I spent the last two pieces on my Twin Peaks (Part I & Part II) grind discussing them more in terms of Lynch’s world-building and the background production fiascos. Let me switch gears a little here:
In Twin Peaks: Fire Walk With Me, a film which should in all respects be revisited (this thankfully is happening now) and realized as an indispensable part of any 1990’s must-watch list, and considered a landmark in American horror cinema, Lynch recreates our childhoods: the parks, the homes, the coffee shops, the diners, the cars, the high school. But then, he turns them upside down and reveals what is hidden in the darkness of memory. The offputting strangeness that glides like mist in tranquil suburban Americana was the basis of Twin Peaks, and here it condenses itself into a full-blown storm of terror. Soon, everything starts to become unfamiliar. Your surroundings start to take different shapes. It is a staple of Lynchian cinema to take good ol’ down-home American pop and transport it somewhere we can’t really place. When you look at his films, they look like could be Norman Rockwell paintings, but they exert the sensations of a Man Ray. What sets this film apart from any others by Lynch is that it’s not self-contained. It’s a chapter to a greater saga.
In Fire Walk With Me, Lynch, for the first time, completes the circle on an all-encompassing mythos centering on a singular character. Unlike any other Lynch character, Laura Palmer has the dimensions of a past, present, and future. She exists both in the mortal and tangible sense, but also in the spiritual sense. Throughout the film, Laura is an unsolvable riddle. Her haunting by Killer BOB forms a narrative arc to the film and is at surface level the serviceable trope of a supernatural thriller. But nothing is what it actually is on screen in a Lynch film. Nothing represents its literal physical or even thematic form.
There have been many speculations that the entirety of Twin Peaks is about living through and overcoming a childhood of abuse and trauma. While suburban neighborhoods are depicted in American cinema and television as the closest thing this country can provide to a working utopia, Lynch insists that each individual house encloses something sinister. Laura’s house is from the get-go, a place of trauma. That this trauma exists in the form of an evil manifestation with a name is merely narrative privilege. Laura was not a happy person. She did not have a happy childhood, and there were no amount of fresh cut lawns, cool cars, parks, and backyards that were going to turn that around. Laura is drawn towards darkness because she has nowhere else to turn.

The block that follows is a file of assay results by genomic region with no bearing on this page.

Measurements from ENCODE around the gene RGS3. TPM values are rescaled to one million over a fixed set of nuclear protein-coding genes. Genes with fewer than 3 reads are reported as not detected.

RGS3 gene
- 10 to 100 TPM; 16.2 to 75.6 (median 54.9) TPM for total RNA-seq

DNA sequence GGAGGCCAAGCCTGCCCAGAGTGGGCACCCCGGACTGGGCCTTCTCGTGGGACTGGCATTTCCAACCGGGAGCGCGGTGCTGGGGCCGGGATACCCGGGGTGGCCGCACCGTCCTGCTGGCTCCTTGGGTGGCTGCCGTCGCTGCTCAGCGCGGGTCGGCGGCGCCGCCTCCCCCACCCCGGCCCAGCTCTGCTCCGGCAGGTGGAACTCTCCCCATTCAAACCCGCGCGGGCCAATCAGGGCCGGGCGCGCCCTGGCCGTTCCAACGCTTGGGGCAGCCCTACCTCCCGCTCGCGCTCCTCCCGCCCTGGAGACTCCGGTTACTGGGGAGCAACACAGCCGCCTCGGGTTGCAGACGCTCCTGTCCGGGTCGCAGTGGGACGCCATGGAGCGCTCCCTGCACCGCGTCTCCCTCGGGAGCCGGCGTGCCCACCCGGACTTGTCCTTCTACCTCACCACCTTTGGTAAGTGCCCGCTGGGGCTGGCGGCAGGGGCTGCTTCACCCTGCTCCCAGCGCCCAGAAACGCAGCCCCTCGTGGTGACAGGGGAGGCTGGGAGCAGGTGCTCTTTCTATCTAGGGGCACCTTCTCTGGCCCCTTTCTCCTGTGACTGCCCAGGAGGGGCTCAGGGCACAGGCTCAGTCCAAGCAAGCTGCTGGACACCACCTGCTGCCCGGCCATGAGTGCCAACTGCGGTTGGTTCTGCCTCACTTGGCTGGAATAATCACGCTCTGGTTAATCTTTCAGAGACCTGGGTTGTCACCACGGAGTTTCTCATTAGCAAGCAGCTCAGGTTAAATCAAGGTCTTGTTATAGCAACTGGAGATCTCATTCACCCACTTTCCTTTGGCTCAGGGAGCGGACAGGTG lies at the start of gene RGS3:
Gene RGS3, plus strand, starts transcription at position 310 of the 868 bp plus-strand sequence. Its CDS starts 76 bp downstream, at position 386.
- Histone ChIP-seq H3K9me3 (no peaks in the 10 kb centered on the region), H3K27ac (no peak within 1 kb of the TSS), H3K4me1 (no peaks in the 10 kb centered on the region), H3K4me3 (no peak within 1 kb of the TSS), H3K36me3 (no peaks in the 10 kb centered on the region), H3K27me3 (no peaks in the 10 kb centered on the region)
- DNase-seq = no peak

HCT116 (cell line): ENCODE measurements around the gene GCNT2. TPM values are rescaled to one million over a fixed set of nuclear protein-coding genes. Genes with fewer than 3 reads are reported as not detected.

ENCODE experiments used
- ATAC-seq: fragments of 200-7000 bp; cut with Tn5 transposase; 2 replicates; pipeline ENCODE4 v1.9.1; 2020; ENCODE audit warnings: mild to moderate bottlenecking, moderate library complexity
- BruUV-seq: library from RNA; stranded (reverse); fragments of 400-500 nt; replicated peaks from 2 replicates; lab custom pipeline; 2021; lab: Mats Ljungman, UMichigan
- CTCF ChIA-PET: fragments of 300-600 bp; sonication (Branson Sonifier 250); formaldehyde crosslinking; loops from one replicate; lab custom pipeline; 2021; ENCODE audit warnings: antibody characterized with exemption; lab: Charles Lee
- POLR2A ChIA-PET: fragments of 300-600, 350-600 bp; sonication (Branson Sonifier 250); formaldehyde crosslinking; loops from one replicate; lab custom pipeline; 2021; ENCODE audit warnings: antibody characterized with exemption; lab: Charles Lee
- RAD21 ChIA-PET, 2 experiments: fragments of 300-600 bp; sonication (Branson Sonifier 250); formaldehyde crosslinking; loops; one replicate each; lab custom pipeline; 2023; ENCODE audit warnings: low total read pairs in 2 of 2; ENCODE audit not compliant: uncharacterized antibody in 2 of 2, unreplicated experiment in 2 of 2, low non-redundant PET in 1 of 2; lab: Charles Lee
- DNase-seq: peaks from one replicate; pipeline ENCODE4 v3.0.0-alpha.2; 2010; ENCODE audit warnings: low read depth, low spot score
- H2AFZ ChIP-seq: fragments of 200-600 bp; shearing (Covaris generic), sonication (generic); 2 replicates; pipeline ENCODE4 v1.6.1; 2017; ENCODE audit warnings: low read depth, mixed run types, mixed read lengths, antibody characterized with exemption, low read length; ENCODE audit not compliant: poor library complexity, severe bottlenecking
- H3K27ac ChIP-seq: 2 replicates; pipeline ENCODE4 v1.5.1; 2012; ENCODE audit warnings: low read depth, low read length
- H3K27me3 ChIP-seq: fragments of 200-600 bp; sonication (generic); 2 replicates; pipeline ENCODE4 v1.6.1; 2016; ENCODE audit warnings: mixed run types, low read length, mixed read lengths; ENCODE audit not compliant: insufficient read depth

One of the most peculiar moments exists in her conversation with James, where she self-sabotages her pleas to be saved by him repeatedly. Her responses wildly swing from love to hate to fear and ultimately hopelessness. “I love you James!”, she screams as she heads into the woods, leaving him at a traffic light glowing bright red (a recurring motif in the series). In that moment, it was clear Laura was going to die.
This is not a spoiler: In the end, Lauran Palmer is murdered by the demon Killer BOB in an incredibly brutal and terrifying way, yet the notion that this was some sort of cathartic release is what makes Twin Peaks and Laura’s story such an absolute heartbreak. It is the origin story of a deeply tragic girl, and a precursor to her actual life. In many senses, the Red Room, and Laura’s existence beyond the realm of mortality is where her story truly takes form.
In the next and possibly final chapter of this series, I’ll spill out what I mean by this.